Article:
dict[r].PushFront(uint8(i))

If the rune is not found in the map, a list is allocated for the rune and the current rune offset is prepended to the list for said rune.

After all the runes have been read from the input file, the map is then iterated over and rows are generated for the output table.

The number of positions is derived from the list length.

The rune is derived from the map key during iteration.

The positions are extracted starting from the front of the list.

We can see the relevant encoding of the position count, rune, and positions respectively as per:

err := binary.Write(w, binary.LittleEndian, pc)

err = binary.Write(w, binary.LittleEndian, r)

for p := l.Front(); p != nil; p = p.Next() {
	err := binary.Write(w, binary.LittleEndian, byte(p.Value.(uint8)))
	
}

Decompression

Function definition: https://github.com/henesy/runez/blob/30368d63a423af444da1017f5317482222e9a713/main.go#L116

Runez begins decompression by allocated a hashmap mapping a rune to a slice of uint8's.

dict := make(map[rune][]uint8)

Runez will read from the input file until EOF is reached.

Each iteration of the reading process will extract a position count, rune, and a number of positions as defined by the position count.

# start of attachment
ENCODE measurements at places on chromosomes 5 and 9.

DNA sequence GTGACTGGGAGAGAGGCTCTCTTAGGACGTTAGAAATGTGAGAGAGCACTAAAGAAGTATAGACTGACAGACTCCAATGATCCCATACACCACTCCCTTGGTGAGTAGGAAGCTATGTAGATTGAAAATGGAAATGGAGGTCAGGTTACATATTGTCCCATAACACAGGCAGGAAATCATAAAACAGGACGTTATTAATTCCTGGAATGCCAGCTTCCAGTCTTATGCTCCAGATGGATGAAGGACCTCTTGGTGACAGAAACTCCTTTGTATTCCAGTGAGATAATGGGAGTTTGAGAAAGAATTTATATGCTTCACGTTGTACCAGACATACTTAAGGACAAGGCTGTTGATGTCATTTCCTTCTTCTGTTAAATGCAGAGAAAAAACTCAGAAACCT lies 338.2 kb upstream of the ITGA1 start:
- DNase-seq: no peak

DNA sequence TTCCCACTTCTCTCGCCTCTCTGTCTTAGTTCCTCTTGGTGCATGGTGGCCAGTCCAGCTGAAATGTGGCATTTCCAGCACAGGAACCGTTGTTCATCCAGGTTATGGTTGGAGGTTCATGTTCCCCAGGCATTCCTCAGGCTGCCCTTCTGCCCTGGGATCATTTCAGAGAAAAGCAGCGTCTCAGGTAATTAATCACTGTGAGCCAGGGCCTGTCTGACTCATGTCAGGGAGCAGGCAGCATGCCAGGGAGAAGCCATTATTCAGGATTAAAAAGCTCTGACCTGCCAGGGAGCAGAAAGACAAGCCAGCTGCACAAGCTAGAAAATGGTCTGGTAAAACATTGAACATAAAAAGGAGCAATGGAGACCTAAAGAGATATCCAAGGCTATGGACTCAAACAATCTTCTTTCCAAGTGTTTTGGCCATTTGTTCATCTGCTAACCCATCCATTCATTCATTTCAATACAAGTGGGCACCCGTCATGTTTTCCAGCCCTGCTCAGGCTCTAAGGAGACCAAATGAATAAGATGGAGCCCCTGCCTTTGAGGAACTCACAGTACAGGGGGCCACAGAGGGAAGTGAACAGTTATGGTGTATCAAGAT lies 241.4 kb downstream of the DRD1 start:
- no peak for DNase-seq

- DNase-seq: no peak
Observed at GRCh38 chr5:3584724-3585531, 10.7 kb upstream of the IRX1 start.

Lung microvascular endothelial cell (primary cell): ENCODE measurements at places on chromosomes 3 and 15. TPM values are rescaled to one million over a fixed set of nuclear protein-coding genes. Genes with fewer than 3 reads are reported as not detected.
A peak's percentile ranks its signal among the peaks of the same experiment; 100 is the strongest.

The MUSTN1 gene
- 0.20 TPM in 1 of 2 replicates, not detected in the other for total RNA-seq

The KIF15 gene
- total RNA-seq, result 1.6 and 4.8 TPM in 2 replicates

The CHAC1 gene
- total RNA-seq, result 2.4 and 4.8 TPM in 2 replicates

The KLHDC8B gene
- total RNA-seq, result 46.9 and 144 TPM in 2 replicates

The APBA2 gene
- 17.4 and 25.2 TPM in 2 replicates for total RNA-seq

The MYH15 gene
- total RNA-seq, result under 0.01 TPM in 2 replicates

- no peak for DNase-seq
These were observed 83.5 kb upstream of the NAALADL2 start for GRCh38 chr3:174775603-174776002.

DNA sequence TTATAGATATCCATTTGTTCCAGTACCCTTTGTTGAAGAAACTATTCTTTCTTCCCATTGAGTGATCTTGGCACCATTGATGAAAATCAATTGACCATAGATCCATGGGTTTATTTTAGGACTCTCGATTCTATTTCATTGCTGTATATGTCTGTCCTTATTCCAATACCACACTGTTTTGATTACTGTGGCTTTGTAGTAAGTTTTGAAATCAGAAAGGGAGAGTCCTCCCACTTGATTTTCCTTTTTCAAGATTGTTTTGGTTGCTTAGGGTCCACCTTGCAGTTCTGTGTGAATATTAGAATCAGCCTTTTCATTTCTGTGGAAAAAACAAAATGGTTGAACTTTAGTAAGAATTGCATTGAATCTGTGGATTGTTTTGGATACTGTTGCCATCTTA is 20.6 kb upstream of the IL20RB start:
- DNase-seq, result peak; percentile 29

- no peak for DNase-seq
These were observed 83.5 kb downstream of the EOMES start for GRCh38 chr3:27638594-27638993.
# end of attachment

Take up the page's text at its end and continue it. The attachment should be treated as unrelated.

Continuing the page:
err := binary.Read(r, binary.LittleEndian, &pc)

err = binary.Read(r, binary.LittleEndian, &ru)

for i := uint8(0); i < pc; i++ {
	var p uint8

	err = binary.Read(r, binary.LittleEndian, &p)
	

	dict[ru][i] = p
}

The total number of runes based on the sum of position counts is stored for later use.

sum := 0

sum += int(pc)

The slice is allocated in size of ‘position count’ number of positions.

dict[ru] = make([]uint8, pc)

After all runes have been read, the map is iterated over and inside said iteration, the slice of positions is iterated over.

A Pair type is used to conjoin a rune to a given position.

type Pair struct {
	R rune
	P uint8
}

A slice of pairs is allocated proportional to the size of the aforementioned sum value.

master := make([]Pair, 0, sum)

Each position iterated over is placed in a Pair with its parent rune and the couple is appended to the master slice of pairs.

for ru, s := range dict {
	for _, p := range s {
		master = append(master, Pair{ru, p})
	}
}